He quickly exceeded that form’s cloying grasp, ascending the ranks to become a serious concert pianist by way of training at Oberlin, Indiana University, and Juilliard. Denk had several well-known professors, notably the late Hungarian-born pianist György Sebők, who taught at Indiana. Denk explains the subtleties that Sebők imparted and his enigmatic maxims, which possessed a Yoda-like wisdom. “Some notes are up, and some notes are down,” Sebők reportedly said while discussing slight wrist movements and their meanings. “Don’t play against gravity.”
Great performances are built around these fine nuances, and much of the book chronicles a long quest to get inside classical music, to understand it. In one example, an incidental lesson from the pianist Boris Berman at the Ravinia Festival leads to a “radical revelation,” Denk remembers, on “how the smallest timbral choices invoked vast and deep dualisms of life, heavy and light, light and dark, individual and mass. The way you controlled your fingers’ journey into a key, the degree of attack and release and follow-through, could make a chord feel drawn to the sky or barely able to lift its feet.” The reader develops a deep appreciation for all the small things that musicians do to make the work come alive. Sheet music and recordings are only a few pieces of the puzzle; classical music’s spirit is in the live performances, and in the musicians themselves.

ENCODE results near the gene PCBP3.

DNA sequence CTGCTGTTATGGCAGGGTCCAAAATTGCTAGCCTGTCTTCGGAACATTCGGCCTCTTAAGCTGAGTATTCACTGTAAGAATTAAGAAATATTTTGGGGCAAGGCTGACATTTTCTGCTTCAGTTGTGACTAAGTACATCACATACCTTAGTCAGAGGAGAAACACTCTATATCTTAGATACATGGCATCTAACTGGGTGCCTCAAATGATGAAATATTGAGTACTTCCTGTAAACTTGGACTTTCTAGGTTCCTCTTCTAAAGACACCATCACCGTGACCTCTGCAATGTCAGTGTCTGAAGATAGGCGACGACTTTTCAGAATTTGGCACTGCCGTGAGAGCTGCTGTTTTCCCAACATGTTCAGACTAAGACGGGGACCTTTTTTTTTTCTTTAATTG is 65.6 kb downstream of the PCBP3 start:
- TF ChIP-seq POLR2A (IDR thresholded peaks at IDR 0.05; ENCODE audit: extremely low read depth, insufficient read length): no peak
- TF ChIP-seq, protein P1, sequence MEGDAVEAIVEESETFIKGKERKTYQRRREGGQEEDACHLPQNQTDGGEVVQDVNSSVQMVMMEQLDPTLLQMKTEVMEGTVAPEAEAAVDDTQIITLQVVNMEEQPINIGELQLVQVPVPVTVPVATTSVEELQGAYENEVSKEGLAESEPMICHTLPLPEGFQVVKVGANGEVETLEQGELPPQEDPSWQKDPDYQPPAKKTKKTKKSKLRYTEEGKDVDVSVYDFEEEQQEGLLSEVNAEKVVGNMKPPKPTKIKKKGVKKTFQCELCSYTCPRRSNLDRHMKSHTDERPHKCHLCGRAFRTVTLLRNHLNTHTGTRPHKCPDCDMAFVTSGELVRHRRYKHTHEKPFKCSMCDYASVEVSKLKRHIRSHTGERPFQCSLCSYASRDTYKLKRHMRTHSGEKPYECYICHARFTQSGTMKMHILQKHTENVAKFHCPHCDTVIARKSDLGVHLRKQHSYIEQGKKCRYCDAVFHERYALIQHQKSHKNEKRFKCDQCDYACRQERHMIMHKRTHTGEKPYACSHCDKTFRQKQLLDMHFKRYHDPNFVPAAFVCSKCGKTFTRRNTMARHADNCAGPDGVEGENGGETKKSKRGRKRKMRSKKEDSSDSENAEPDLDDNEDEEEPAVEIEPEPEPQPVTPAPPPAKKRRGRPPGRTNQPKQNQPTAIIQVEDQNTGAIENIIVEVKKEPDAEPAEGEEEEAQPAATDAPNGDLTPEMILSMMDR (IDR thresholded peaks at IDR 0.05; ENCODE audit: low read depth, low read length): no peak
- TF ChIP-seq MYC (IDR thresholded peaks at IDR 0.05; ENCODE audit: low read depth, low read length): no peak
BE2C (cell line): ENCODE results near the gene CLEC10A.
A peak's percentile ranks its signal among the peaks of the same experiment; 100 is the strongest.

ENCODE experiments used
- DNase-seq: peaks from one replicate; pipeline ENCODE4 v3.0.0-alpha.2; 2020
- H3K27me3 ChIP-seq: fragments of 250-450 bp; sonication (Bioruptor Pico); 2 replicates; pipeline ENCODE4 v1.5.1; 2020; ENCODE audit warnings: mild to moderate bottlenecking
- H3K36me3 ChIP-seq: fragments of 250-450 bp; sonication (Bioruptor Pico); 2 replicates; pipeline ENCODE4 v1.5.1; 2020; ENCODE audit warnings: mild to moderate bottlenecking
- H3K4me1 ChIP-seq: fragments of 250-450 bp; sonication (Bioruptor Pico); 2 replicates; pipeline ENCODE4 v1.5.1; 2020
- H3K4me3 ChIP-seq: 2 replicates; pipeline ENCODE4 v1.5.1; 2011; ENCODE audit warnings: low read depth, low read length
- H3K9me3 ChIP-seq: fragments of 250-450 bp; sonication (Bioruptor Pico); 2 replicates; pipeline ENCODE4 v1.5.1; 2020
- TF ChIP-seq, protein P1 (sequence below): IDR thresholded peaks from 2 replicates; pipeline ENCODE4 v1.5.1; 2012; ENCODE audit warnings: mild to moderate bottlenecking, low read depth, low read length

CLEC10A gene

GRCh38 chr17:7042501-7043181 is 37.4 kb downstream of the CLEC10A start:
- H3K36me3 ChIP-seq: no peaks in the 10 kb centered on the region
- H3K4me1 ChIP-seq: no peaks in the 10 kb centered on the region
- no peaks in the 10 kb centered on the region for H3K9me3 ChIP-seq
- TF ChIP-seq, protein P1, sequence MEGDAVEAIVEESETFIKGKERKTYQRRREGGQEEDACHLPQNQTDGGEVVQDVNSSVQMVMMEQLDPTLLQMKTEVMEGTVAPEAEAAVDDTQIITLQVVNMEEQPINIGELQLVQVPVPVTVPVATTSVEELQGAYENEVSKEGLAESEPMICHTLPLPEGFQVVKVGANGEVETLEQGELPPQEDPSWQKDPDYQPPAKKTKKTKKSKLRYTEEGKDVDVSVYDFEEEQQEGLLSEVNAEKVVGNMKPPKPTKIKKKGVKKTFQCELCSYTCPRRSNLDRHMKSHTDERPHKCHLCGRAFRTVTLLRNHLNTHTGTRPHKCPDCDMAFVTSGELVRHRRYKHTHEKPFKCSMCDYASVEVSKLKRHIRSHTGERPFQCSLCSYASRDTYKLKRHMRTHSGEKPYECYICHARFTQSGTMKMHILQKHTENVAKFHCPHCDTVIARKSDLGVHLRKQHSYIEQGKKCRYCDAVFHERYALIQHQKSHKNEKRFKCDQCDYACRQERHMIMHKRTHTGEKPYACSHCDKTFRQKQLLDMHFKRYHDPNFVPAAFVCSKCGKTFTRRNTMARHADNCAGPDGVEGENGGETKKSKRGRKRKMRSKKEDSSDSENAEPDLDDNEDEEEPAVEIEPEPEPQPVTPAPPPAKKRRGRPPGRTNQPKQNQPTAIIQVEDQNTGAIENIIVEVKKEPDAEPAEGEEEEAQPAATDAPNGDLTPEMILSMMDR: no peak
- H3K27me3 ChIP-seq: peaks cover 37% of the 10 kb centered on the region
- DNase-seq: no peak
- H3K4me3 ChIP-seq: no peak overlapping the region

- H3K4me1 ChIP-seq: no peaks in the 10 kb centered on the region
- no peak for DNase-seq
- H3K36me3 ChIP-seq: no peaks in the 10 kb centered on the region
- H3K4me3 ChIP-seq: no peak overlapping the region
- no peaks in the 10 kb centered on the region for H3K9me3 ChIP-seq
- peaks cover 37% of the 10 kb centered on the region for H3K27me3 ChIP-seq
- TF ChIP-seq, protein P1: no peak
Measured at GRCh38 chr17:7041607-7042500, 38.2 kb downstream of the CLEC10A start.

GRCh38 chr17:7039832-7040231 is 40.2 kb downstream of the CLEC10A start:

Chapters on melody, harmony, and rhythm are interwoven with personal reminiscences, hand-drawn musical diagrams, and analysis. In a way, it is many books in one, and therein lies some confusion. Every Good Boy balances somewhere between an autobiography, a collection of teachings, and a more general discussion of working in classical music. Though it is arranged chronologically, it is sometimes choppy, lacking the flow of a cohesive narrative or the character development that would help us connect with the myriad musicians, family members, and other people who come and go in the story. One of the best segments is actually the appendix, which is densely packed with colorful, healthily opinionated descriptions of the pieces of music mentioned throughout. Perhaps because of the lack of editorial pressure—it’s the appendix, after all—it has the joy and looseness that can be missing elsewhere. While Every Good Boy Does Fine may be imperfect, it’s also an honest and profound immersion into the reality and artistry of performing classical music.
Geeta Dayal is an arts critic and journalist specializing in twentieth-century music, culture, and technology. She has written extensively for Frieze and many other publications, including the Guardian, Wired, the Wire, Bookforum, Slate, the Boston Globe, and Rolling Stone. She is the author of Another Green World, a book on Brian Eno (Bloomsbury, 2009), and is currently at work on a new book on music.